LINGUIST List 24.4187|
Wed Oct 23 2013
Calls: Syntax, Semantics, Morphology, Lexicography, Text/Corpus Ling/France
Editor for this issue: Bryn Hauk
From: Inès SFAR <ines.sfarparis-sorbonne.fr>
Subject: EUROPHRAS 2014
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Full Title: EUROPHRAS 2014
Date: 10-Sep-2014 - 12-Sep-2014
Location: Sorbonne, France
Contact Person: Olivier Soutet Salah Mejri
Meeting Email: < click here to access email >
Web Site: http://extranet-ldi.univ-paris13.fr/europhras2014/index.php/
Linguistic Field(s): Lexicography; Morphology; Pragmatics; Semantics; Syntax; Text/Corpus Linguistics
Call Deadline: 15-Nov-2013
Phraseology: Resources, Descriptive Studies and Computational Processing
Across linguistic theories, there is now a growing body of evidence for the pivotal role of phraseology in the functioning of languages. This is suggested by the following three observations:
- The universality of the phenomenon that every natural language may express its dynamic character by having recourse to recurrent phraseological patterns
- The quantitative data, showing that the number of multiword expressions far outreaches that of single words in the lexicon
- The interplay between all linguistic dimensions in the study of set phrases (morphology, syntax, semantics, prosody, pragmatics)
These points also raise a number of questions: are fixedness and compound words the result of morphological principles at the same level as other word formation processes? What is then the true nature of multiword expressions? Should they be called words, idioms, semantic compounds, fixed expressions, set phrases? This very diverse terminology shows how difficult it is for language sciences to describe such a complex phenomenon.
As fixedness represents, together with grammaticalization, one of the main techniques for creating grammatical tools (compound prepositions or conjunctions, complex determiners, various connectives), it would be legitimate to investigate the role of fixedness in the functioning of languages and in their evolution: could we see fixedness as the counterpart of the combinatory freedom of lexical units at sentence level or above? Has this combinatory freedom not been the main focus of attention in previous linguistic studies? Would it not be more appropriate to define combinatory freedom by taking into account the selection restrictions imposed by fixedness?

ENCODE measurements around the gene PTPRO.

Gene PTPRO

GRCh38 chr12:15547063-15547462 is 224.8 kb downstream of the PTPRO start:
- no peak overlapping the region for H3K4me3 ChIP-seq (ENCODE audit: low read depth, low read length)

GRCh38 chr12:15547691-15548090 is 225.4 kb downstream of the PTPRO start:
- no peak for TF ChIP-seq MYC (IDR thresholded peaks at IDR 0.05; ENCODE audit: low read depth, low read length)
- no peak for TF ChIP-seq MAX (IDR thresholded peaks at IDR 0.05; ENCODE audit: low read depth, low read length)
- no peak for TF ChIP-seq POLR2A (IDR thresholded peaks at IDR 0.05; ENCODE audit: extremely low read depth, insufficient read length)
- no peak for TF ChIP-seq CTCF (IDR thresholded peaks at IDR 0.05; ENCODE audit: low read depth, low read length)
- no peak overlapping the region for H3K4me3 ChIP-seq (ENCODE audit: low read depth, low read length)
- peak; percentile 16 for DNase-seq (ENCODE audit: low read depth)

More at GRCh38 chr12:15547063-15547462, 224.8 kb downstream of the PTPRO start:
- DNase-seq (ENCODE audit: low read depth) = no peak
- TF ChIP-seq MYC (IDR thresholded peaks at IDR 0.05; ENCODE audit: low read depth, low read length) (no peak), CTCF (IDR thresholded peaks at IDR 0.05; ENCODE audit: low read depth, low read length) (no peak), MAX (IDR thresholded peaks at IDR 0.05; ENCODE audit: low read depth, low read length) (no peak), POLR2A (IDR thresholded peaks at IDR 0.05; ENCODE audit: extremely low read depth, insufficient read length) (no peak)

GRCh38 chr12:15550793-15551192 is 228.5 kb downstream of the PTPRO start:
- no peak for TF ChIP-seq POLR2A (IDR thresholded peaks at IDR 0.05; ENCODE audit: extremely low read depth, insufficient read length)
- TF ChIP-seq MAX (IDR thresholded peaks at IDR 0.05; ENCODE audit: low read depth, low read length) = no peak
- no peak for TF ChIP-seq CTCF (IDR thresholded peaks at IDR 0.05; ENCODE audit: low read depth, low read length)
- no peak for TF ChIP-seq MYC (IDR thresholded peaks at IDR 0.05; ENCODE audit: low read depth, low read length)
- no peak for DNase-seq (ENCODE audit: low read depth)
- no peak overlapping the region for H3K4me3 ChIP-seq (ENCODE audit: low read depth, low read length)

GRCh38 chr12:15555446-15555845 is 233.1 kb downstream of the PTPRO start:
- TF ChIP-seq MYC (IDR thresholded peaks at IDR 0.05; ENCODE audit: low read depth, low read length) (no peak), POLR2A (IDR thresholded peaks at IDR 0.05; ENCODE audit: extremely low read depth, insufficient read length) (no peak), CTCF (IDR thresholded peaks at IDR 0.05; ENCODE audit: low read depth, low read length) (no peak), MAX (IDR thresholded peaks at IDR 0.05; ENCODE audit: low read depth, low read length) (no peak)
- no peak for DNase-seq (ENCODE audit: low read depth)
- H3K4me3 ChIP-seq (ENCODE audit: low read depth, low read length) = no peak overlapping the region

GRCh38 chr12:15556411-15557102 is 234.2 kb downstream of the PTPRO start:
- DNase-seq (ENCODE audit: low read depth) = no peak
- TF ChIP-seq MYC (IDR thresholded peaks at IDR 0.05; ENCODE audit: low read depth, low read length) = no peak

All these questions have led researchers to reconsider descriptive studies that were previously carried out within theoretical frameworks and across the different domains of language sciences, and to integrate the key findings from phraseology.
The conference languages are English, French, German and Spanish.
Call for Papers:
In order to gain a better understanding of this linguistic phenomenon, EUROPHRAS 2014 aims to concentrate on three key issues: resources, descriptive studies and computational processing.
2. Descriptive studies
3. Computational processing
Call for papers: 15 August 2013
Deadline for submission of proposals: 15 November 2013
Notification to authors: 5 January 2014
Registration: 1 February - 30 April 2014
Conference: 10-12 September 2014
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